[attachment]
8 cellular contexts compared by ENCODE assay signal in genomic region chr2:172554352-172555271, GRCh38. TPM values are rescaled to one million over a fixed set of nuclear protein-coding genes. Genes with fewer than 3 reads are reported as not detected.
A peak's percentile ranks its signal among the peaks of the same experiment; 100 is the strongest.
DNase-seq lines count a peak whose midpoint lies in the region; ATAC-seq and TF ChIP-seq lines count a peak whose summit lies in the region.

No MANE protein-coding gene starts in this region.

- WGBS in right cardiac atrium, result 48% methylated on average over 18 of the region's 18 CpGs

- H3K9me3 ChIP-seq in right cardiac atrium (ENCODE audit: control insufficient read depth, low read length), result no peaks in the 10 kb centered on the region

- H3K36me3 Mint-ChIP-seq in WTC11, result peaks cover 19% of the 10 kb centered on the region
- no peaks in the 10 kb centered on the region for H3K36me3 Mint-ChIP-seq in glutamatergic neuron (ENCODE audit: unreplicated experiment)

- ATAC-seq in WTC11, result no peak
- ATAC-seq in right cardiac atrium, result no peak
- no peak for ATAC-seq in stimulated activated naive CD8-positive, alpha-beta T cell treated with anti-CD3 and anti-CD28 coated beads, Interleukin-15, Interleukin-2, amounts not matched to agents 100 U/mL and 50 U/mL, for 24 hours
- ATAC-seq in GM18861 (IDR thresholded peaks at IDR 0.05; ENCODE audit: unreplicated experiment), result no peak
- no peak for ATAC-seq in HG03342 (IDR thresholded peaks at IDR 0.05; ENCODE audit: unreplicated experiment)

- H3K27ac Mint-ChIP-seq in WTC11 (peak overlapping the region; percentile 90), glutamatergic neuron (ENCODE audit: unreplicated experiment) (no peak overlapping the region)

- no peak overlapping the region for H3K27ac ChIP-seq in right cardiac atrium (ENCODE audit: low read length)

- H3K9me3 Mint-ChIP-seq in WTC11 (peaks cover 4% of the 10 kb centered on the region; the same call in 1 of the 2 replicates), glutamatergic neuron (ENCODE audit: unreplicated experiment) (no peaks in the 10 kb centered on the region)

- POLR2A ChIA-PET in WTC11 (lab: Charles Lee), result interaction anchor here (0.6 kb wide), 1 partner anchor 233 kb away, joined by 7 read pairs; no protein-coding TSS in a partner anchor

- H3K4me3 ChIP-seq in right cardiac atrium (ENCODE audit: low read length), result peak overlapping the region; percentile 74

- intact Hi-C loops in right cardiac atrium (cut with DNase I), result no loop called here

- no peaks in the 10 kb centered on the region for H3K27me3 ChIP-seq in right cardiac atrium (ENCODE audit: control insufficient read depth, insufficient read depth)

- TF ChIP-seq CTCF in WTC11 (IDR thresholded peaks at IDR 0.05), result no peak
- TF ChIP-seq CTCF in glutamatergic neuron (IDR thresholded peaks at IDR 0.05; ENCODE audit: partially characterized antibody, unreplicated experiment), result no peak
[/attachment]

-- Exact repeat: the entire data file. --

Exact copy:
8 cellular contexts compared by ENCODE assay signal in genomic region chr2:172554352-172555271, GRCh38. TPM values are rescaled to one million over a fixed set of nuclear protein-coding genes. Genes with fewer than 3 reads are reported as not detected.
A peak's percentile ranks its signal among the peaks of the same experiment; 100 is the strongest.
DNase-seq lines count a peak whose midpoint lies in the region; ATAC-seq and TF ChIP-seq lines count a peak whose summit lies in the region.

No MANE protein-coding gene starts in this region.

- WGBS in right cardiac atrium, result 48% methylated on average over 18 of the region's 18 CpGs

- H3K9me3 ChIP-seq in right cardiac atrium (ENCODE audit: control insufficient read depth, low read length), result no peaks in the 10 kb centered on the region

- H3K36me3 Mint-ChIP-seq in WTC11, result peaks cover 19% of the 10 kb centered on the region
- no peaks in the 10 kb centered on the region for H3K36me3 Mint-ChIP-seq in glutamatergic neuron (ENCODE audit: unreplicated experiment)

- ATAC-seq in WTC11, result no peak
- ATAC-seq in right cardiac atrium, result no peak
- no peak for ATAC-seq in stimulated activated naive CD8-positive, alpha-beta T cell treated with anti-CD3 and anti-CD28 coated beads, Interleukin-15, Interleukin-2, amounts not matched to agents 100 U/mL and 50 U/mL, for 24 hours
- ATAC-seq in GM18861 (IDR thresholded peaks at IDR 0.05; ENCODE audit: unreplicated experiment), result no peak
- no peak for ATAC-seq in HG03342 (IDR thresholded peaks at IDR 0.05; ENCODE audit: unreplicated experiment)

- H3K27ac Mint-ChIP-seq in WTC11 (peak overlapping the region; percentile 90), glutamatergic neuron (ENCODE audit: unreplicated experiment) (no peak overlapping the region)

- no peak overlapping the region for H3K27ac ChIP-seq in right cardiac atrium (ENCODE audit: low read length)

- H3K9me3 Mint-ChIP-seq in WTC11 (peaks cover 4% of the 10 kb centered on the region; the same call in 1 of the 2 replicates), glutamatergic neuron (ENCODE audit: unreplicated experiment) (no peaks in the 10 kb centered on the region)

- POLR2A ChIA-PET in WTC11 (lab: Charles Lee), result interaction anchor here (0.6 kb wide), 1 partner anchor 233 kb away, joined by 7 read pairs; no protein-coding TSS in a partner anchor

- H3K4me3 ChIP-seq in right cardiac atrium (ENCODE audit: low read length), result peak overlapping the region; percentile 74

- intact Hi-C loops in right cardiac atrium (cut with DNase I), result no loop called here

- no peaks in the 10 kb centered on the region for H3K27me3 ChIP-seq in right cardiac atrium (ENCODE audit: control insufficient read depth, insufficient read depth)

- TF ChIP-seq CTCF in WTC11 (IDR thresholded peaks at IDR 0.05), result no peak
- TF ChIP-seq CTCF in glutamatergic neuron (IDR thresholded peaks at IDR 0.05; ENCODE audit: partially characterized antibody, unreplicated experiment), result no peak